Single combed Brown Leghorn rooster
The Leghorn was imported to the US from Italy in the 1850s or possibly earlier. Originally called “Italians,” they were eventually dubbed Leghorns, the English pronunciation of their port of origin. By the 1870s, there were three recognized colors: black, white, and brown, both dark and light; today, there are 14 recognized colors
. Brown Leghorns
can be light or dark, single combed or rose combed, and large fowl or bantam. They have white earlobes and yellow legs. Like most Mediterranean breeds, the Leghorn lays white eggs. Originally imported to the US for its laying ability but used initially for commercial meat as well, it has been further selected and refined so that an average Leghorn hen lays about 280 eggs per year. For this reason, most white egg-laying battery hens and research animals are strains of white leghorn.
Single combed Brown Leghorn Hen
The Brown Leghorn has wild-type coloring and is well-camouflaged. It is said to be a fantastic forager and able to subsist off of pasture only and keep laying. Also like most Mediterranean breeds, the Leghorn is flighty and skittish. Leghorn breeders have selected against broodiness to increase egg laying. Leghorns have also become lighter and are not generally used for meat today. Pullets mature quickly and continue to lay for many years.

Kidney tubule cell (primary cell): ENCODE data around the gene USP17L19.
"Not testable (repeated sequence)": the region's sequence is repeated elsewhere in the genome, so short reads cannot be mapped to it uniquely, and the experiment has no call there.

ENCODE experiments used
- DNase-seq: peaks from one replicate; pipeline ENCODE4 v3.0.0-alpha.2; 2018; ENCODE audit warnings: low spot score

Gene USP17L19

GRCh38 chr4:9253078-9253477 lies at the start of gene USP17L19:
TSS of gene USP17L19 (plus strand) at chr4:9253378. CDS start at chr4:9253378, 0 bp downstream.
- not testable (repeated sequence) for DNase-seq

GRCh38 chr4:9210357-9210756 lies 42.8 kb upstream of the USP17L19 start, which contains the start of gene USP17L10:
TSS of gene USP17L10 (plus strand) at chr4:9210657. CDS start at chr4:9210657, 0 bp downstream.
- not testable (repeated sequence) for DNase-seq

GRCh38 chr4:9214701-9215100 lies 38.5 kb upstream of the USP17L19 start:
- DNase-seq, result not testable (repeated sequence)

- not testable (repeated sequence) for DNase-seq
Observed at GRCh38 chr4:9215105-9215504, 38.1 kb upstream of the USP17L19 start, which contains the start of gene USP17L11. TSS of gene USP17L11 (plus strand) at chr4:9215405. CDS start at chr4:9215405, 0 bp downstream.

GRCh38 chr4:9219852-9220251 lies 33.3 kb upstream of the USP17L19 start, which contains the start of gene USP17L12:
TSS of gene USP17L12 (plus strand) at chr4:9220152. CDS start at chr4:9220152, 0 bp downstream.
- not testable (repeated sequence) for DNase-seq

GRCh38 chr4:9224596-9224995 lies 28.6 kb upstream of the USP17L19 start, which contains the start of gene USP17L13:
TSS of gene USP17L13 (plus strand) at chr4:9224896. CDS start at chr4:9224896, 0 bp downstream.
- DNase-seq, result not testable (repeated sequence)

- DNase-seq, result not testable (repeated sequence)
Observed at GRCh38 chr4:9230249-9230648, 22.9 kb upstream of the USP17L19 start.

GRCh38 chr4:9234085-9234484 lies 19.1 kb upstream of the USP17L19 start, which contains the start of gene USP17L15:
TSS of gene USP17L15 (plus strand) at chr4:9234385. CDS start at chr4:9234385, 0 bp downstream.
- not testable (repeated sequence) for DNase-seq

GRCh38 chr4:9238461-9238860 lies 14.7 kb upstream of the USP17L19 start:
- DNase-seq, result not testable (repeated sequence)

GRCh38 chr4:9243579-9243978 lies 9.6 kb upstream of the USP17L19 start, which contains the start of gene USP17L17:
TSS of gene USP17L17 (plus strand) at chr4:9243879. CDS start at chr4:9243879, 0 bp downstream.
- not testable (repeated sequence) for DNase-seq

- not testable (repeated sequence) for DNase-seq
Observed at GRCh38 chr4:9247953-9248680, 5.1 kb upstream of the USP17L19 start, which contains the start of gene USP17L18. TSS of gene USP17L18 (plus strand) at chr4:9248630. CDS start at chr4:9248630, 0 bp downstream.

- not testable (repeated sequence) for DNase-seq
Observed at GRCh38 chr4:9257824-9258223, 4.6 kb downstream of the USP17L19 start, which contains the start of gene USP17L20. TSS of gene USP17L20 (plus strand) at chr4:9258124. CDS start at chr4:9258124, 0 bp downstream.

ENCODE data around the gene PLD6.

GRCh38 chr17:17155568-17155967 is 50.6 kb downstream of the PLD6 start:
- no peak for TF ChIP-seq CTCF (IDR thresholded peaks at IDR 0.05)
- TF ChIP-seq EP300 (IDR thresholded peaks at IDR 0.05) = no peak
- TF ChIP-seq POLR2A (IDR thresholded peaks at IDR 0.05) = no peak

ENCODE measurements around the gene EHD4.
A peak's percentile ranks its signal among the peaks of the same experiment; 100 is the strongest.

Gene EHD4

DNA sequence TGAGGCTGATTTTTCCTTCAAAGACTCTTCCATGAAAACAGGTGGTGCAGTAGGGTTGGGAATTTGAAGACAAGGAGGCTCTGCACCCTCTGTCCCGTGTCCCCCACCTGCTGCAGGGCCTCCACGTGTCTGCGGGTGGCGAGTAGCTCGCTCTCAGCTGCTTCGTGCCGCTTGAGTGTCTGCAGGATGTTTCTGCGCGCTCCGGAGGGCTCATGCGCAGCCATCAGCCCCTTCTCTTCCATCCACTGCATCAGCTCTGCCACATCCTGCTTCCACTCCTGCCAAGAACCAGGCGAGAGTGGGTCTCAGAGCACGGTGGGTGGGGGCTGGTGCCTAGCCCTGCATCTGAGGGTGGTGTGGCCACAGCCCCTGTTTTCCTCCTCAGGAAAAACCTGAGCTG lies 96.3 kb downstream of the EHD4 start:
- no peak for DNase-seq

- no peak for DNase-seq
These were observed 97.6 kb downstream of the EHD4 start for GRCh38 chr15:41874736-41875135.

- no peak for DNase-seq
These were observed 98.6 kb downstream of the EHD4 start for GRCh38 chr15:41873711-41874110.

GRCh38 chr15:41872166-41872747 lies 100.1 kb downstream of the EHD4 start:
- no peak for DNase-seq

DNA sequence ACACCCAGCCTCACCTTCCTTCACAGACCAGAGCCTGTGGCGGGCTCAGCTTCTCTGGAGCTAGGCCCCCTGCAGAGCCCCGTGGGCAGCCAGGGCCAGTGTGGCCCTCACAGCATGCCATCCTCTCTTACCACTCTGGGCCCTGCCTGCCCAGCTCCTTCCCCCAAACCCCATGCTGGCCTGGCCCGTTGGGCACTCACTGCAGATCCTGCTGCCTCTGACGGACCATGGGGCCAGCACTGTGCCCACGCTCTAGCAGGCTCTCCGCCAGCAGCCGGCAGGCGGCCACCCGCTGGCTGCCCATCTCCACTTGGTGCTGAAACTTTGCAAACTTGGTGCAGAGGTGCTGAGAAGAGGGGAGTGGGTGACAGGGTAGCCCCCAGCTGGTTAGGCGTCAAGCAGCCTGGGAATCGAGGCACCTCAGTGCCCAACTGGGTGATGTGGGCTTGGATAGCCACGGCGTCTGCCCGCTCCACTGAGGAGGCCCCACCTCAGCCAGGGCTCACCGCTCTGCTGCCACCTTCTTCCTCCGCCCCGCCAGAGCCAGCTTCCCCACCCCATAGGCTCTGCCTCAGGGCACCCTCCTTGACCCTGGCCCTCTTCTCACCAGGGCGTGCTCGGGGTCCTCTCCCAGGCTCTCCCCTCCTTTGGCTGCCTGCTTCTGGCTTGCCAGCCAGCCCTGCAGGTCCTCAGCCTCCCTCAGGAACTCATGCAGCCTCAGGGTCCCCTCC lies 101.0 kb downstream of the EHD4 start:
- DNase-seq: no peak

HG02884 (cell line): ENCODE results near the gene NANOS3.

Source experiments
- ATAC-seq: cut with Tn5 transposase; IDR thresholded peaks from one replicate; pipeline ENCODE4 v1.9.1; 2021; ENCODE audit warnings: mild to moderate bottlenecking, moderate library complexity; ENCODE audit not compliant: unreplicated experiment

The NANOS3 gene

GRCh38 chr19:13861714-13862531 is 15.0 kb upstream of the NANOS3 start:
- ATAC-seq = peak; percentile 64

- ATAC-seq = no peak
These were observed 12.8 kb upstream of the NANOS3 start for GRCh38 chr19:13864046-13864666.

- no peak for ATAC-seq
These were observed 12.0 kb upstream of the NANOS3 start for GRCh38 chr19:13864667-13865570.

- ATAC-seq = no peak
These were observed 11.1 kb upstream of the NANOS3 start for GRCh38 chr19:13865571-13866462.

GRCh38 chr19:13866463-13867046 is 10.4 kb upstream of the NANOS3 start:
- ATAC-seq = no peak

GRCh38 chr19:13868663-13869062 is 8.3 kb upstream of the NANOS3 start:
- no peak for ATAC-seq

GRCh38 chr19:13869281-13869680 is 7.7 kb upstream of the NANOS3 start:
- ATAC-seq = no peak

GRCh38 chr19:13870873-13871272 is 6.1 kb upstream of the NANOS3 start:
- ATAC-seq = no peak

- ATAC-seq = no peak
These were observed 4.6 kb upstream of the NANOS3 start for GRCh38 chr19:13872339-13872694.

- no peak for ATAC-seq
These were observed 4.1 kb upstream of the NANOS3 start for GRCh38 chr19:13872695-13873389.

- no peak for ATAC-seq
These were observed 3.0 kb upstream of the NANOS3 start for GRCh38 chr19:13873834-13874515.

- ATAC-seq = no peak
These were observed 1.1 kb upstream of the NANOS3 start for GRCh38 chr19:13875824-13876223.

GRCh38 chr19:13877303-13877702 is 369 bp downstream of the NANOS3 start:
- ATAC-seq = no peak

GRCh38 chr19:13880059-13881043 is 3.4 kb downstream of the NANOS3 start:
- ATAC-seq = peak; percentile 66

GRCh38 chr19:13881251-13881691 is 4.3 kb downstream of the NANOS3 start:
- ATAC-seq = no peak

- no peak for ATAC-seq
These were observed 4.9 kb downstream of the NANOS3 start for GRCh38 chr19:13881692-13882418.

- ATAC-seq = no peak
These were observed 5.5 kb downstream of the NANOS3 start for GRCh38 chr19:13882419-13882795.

Leghorns lay many large, white eggs
I chose Rose Combed Brown Leghorns because I want a pretty, prolific white egg-layer. I have only two of my original six eggs still developing. They were set with my Easter clutch and should hatch Saturday, April 7th. I really hope I get one girl!
For more information about Brown Leghorns and Leghorns in general, please see:
September 8, 2012 Update: Here is a picture of my one little Brown Leghorn chick which hatched and another of her now, nearing point of lay. You can see how her rose comb differs from the single combs of most Leghorns.